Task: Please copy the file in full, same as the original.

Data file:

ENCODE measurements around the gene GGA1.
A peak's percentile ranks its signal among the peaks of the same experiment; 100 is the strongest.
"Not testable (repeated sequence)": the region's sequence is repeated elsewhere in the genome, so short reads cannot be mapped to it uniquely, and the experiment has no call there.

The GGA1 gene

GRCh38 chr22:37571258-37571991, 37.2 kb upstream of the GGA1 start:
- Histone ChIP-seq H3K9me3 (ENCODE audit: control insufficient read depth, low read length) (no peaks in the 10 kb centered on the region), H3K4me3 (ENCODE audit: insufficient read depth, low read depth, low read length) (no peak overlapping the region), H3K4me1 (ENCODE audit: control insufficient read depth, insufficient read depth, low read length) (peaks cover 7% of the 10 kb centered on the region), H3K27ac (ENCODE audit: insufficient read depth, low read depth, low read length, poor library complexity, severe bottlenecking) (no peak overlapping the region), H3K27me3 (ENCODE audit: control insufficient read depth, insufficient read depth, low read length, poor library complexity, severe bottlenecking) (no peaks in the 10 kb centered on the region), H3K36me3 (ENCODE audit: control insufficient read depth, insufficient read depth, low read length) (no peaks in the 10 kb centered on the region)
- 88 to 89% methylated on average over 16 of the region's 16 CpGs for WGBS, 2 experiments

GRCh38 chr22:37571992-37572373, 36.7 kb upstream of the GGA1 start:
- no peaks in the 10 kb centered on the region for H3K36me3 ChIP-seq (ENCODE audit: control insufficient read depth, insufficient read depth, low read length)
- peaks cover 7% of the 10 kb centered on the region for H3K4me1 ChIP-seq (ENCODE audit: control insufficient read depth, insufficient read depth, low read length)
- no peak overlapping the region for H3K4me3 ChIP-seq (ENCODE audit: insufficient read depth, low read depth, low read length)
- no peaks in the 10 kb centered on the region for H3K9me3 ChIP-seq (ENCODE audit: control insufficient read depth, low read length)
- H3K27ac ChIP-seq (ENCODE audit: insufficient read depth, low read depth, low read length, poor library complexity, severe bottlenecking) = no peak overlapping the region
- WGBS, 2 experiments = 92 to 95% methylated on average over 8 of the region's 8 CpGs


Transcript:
ENCODE measurements around the gene GGA1.
A peak's percentile ranks its signal among the peaks of the same experiment; 100 is the strongest.
"Not testable (repeated sequence)": the region's sequence is repeated elsewhere in the genome, so short reads cannot be mapped to it uniquely, and the experiment has no call there.

The GGA1 gene

GRCh38 chr22:37571258-37571991, 37.2 kb upstream of the GGA1 start:
- Histone ChIP-seq H3K9me3 (ENCODE audit: control insufficient read depth, low read length) (no peaks in the 10 kb centered on the region), H3K4me3 (ENCODE audit: insufficient read depth, low read depth, low read length) (no peak overlapping the region), H3K4me1 (ENCODE audit: control insufficient read depth, insufficient read depth, low read length) (peaks cover 7% of the 10 kb centered on the region), H3K27ac (ENCODE audit: insufficient read depth, low read depth, low read length, poor library complexity, severe bottlenecking) (no peak overlapping the region), H3K27me3 (ENCODE audit: control insufficient read depth, insufficient read depth, low read length, poor library complexity, severe bottlenecking) (no peaks in the 10 kb centered on the region), H3K36me3 (ENCODE audit: control insufficient read depth, insufficient read depth, low read length) (no peaks in the 10 kb centered on the region)
- 88 to 89% methylated on average over 16 of the region's 16 CpGs for WGBS, 2 experiments

GRCh38 chr22:37571992-37572373, 36.7 kb upstream of the GGA1 start:
- no peaks in the 10 kb centered on the region for H3K36me3 ChIP-seq (ENCODE audit: control insufficient read depth, insufficient read depth, low read length)
- peaks cover 7% of the 10 kb centered on the region for H3K4me1 ChIP-seq (ENCODE audit: control insufficient read depth, insufficient read depth, low read length)
- no peak overlapping the region for H3K4me3 ChIP-seq (ENCODE audit: insufficient read depth, low read depth, low read length)
- no peaks in the 10 kb centered on the region for H3K9me3 ChIP-seq (ENCODE audit: control insufficient read depth, low read length)
- H3K27ac ChIP-seq (ENCODE audit: insufficient read depth, low read depth, low read length, poor library complexity, severe bottlenecking) = no peak overlapping the region
- WGBS, 2 experiments = 92 to 95% methylated on average over 8 of the region's 8 CpGs